Human Cloning

Missouri Right to Life Policy on Human Cloning


Missouri Right to Life is opposed to human cloning.


At the time of this writing (September, 2009), the only successful method of cloning humans has been somatic cell nuclear transfer (SCNT). However, the principles involved do not depend on the exact procedure that is utilized. Therefore, “cloning” is used in a broader sense, with the meaning that was used by the President’s Council on Bioethics in 2002:

In the sense relevant here, “cloning” is a form of asexual reproduction (parthenogenesis is another), the production of a new individual not by the chance union of egg and sperm but by some form of replication of the genetic makeup of a single existing or previously existing individual. (In biological or functional terms, the core of sexual reproduction is not bodily intercourse but the fusion of male and female germ cells; thus IVF, though it takes place outside the body, is—biologically speaking—a form of sexual reproduction.)

Cloning is the activity of producing a clone, an individual or group of individuals genetically virtually identical to the precursor that is being “replicated.”

President’s Council on Bioethics, Human Cloning and Human Dignity: An Ethical Inquiry, pp. 42-43 (July, 2002) (internal footnotes omitted).

Human cloning is an abuse of human rights. There is no intent on the part of those who engage in cloning to allow the human beings produced by cloning to live. This would be what the cloners condemn as “reproductive cloning.” Rather, the intent of the cloners is to end the lives of human beings produced by cloning after harvesting stem cells from them or performing some other experimental research on them. This is exploitation of helpless young human beings for the benefit of other human beings, and it is wrong. To destroy young human beings for their cells, tissues, or organs is nothing but medical cannibalism. Because this is what cloning represents in current practice, Missouri Right to Life opposes it.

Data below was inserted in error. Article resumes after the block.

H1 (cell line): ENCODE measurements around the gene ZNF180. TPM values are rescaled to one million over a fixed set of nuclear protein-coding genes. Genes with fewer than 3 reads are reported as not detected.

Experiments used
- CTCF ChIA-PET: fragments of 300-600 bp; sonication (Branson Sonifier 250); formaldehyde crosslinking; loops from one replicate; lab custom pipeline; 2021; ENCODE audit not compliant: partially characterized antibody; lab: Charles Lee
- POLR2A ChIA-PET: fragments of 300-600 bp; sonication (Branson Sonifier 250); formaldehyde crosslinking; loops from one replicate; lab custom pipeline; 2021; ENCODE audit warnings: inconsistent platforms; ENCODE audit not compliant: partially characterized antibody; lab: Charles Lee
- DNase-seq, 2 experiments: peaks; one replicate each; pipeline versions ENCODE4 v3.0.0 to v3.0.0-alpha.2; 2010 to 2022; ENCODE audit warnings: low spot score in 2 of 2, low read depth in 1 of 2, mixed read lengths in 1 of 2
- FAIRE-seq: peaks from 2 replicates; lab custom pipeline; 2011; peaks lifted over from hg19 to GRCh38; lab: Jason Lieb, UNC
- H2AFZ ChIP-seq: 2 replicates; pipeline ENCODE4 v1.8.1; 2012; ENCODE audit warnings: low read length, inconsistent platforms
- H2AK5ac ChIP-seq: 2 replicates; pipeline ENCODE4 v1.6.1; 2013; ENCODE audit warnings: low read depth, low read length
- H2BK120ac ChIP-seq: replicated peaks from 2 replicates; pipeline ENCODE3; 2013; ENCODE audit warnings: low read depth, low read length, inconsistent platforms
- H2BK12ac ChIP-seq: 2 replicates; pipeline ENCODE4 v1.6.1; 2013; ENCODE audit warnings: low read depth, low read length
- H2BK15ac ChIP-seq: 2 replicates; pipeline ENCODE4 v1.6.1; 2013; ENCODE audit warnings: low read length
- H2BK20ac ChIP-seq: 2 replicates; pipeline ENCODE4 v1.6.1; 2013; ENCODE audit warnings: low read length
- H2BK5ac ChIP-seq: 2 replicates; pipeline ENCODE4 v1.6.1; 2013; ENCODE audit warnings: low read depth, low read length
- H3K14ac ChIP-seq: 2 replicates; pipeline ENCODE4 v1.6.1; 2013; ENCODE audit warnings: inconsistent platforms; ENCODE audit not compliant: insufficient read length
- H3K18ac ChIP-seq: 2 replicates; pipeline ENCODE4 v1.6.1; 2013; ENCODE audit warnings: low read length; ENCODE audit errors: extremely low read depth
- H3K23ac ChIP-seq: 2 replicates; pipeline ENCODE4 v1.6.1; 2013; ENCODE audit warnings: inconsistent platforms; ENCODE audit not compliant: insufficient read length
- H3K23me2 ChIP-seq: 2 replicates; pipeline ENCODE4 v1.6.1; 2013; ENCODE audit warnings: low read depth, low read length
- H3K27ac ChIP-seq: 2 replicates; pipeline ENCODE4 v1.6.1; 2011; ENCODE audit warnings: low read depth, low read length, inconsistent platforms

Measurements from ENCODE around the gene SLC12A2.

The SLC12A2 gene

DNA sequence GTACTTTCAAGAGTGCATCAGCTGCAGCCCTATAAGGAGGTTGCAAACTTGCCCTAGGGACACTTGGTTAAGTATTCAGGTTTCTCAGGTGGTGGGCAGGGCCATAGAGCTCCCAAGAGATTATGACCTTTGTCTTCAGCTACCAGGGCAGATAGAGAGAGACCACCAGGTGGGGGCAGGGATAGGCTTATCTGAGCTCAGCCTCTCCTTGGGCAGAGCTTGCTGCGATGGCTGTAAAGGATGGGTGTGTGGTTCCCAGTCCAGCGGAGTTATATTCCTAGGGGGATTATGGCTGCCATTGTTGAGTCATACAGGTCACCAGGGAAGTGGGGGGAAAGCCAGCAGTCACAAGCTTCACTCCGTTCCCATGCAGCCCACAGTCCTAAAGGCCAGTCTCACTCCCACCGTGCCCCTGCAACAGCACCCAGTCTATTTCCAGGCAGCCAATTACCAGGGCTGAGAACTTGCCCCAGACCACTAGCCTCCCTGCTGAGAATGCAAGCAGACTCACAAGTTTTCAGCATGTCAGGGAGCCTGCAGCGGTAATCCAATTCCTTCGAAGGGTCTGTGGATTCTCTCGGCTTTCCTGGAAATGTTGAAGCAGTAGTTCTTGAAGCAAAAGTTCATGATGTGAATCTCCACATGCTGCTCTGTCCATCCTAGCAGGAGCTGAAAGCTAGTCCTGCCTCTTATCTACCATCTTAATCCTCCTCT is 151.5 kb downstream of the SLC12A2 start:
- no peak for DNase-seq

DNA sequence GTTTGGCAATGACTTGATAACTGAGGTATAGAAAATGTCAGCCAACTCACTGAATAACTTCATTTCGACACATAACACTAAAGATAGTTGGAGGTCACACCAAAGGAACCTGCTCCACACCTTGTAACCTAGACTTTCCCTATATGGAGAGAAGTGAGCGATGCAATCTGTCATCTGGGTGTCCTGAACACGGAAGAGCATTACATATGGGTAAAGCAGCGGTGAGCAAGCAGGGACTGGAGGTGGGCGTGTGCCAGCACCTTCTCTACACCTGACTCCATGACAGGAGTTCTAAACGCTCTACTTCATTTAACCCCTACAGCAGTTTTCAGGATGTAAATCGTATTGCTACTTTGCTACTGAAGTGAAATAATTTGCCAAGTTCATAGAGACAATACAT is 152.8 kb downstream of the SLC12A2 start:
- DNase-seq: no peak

The term, “living wills,” is one of the most misunderstood phrases in the English language. Everyone thinks it refers to a document that says, “When things get bad enough for me, stop treatment and let me die.” Unfortunately, very few people agree on when things become “bad enough” for the “living will” to kick in. Even if the document spells it out, health care professionals often think they know what a “living will” provides without reading it, so conditions and stipulations in a patient’s “living will” often are ignored by those who are supposed to abide by them.

Missouri law does not provide for “living wills,” but for “declarations concerning death-prolonging procedures,” “advance directives,” and “durable powers of attorney for health care.”